The analysis of sidechain flexibility can provide valuable insights into the behavior and interactions of amino acid sidechains in proteins. The development of an index of amino-acid sidechain flexibility can be a powerful tool for predicting the behavior of proteins under different conditions, and for guiding the design of new proteins with desired properties. In this paper, we present molecular insights into the structure and the hydrophobicity of the β-sheet provides the aggregation process. However, protein aggregation is a complex phenomenon that is poorly understood at a molecular level. Hydrophobicity and apolarity are ubiquitous phenomena in protein aggregation. Quantifying the effect of the hydrophobic force on ligand-binding association has proven to be difficult because force is a vector magnitude and can act in different directions. This can result in the heterogeneous application of forces over uncontrolled reaction orientations, making it challenging to accurately quantify the contribution of hydrophobic forces to ligand binding. Minimization of the vector magnitude in ligand-protein association, the aggregation parameter is determined based on the hydrophobicity of dehydrated stretched polypeptides to sidechains. The aggregation parameter is measured by analyzing the physiochemical properties of the amino acids in the protein sequence. Protein aggregation results in the formation of oligomers from the mechanical conversion of unfolding proteins rich in β – sheets at the temperature Tc = 311 K. The temperature Tc = 311 K is significant because it is a physiological temperature close to the melting temperature of many proteins prone to aggregation. At this temperature, protein molecules are in a state of high energy and are more likely to undergo structural changes that can lead to aggregation. This provides a physical process of aggregation at a molecular level and suggests that the ligand-binding contacts control the observed amyloid fibril architectures. This is a valuable feature for understanding the structure and mechanical aspects of amyloid fibrils that might provide a solution to many therapies.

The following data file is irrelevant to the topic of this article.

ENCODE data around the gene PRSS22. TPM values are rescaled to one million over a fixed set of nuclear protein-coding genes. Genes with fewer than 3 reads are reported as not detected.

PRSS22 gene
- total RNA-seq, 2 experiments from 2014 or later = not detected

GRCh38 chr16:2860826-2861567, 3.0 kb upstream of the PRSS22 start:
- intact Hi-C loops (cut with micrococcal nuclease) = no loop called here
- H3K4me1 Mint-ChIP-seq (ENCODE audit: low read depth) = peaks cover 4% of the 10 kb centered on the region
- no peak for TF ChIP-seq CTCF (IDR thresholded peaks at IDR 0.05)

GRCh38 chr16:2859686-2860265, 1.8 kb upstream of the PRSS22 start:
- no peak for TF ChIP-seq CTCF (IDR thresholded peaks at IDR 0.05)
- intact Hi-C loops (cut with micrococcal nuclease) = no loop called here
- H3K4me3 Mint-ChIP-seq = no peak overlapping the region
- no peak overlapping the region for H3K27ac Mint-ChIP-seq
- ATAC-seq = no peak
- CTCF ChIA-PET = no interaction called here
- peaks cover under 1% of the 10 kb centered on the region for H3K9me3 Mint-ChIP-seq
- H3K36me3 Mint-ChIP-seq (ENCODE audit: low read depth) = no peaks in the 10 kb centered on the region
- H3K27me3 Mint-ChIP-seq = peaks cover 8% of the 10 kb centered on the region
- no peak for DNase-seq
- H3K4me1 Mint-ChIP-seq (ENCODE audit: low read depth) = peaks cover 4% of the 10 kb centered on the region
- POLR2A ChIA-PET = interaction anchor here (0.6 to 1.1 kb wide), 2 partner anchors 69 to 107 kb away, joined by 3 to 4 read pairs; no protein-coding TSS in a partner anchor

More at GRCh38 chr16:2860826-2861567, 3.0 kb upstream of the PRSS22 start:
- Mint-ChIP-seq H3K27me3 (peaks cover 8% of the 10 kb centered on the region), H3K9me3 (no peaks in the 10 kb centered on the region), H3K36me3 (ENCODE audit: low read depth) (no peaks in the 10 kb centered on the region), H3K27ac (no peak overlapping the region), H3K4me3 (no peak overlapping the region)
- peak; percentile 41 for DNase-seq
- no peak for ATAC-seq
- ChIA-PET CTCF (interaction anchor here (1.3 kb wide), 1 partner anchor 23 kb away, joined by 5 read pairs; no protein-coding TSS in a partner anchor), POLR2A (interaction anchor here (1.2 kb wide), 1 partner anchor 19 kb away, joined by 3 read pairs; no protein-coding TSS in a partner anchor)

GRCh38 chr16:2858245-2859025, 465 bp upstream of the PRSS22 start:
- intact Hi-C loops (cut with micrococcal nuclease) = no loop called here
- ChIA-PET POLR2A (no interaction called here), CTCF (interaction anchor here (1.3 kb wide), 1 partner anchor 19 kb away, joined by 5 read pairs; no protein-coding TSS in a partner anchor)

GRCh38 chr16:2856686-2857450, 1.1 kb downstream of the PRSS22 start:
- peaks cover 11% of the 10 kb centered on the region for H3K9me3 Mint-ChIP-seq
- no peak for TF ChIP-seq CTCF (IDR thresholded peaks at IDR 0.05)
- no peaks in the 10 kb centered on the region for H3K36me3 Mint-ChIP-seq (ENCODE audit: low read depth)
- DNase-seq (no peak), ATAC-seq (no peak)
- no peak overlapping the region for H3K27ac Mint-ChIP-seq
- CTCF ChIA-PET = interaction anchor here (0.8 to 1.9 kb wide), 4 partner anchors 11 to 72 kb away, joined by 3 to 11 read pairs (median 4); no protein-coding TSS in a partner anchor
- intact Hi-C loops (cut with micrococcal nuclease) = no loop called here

The authors have no conflicts to disclose.

Md. Mozzammel Haque: Conceptualization (lead); Data curation (lead); Formal analysis (lead); Investigation (lead); Methodology (lead); Validation (lead); Visualization (lead); Writing – original draft (lead); Writing – review & editing (lead). Muhammad Abdul Kadir: Software (lead). Richard Bayford: Investigation (equal); Validation (equal); Writing – review & editing (equal).

The data that support the findings of this study are available within the article.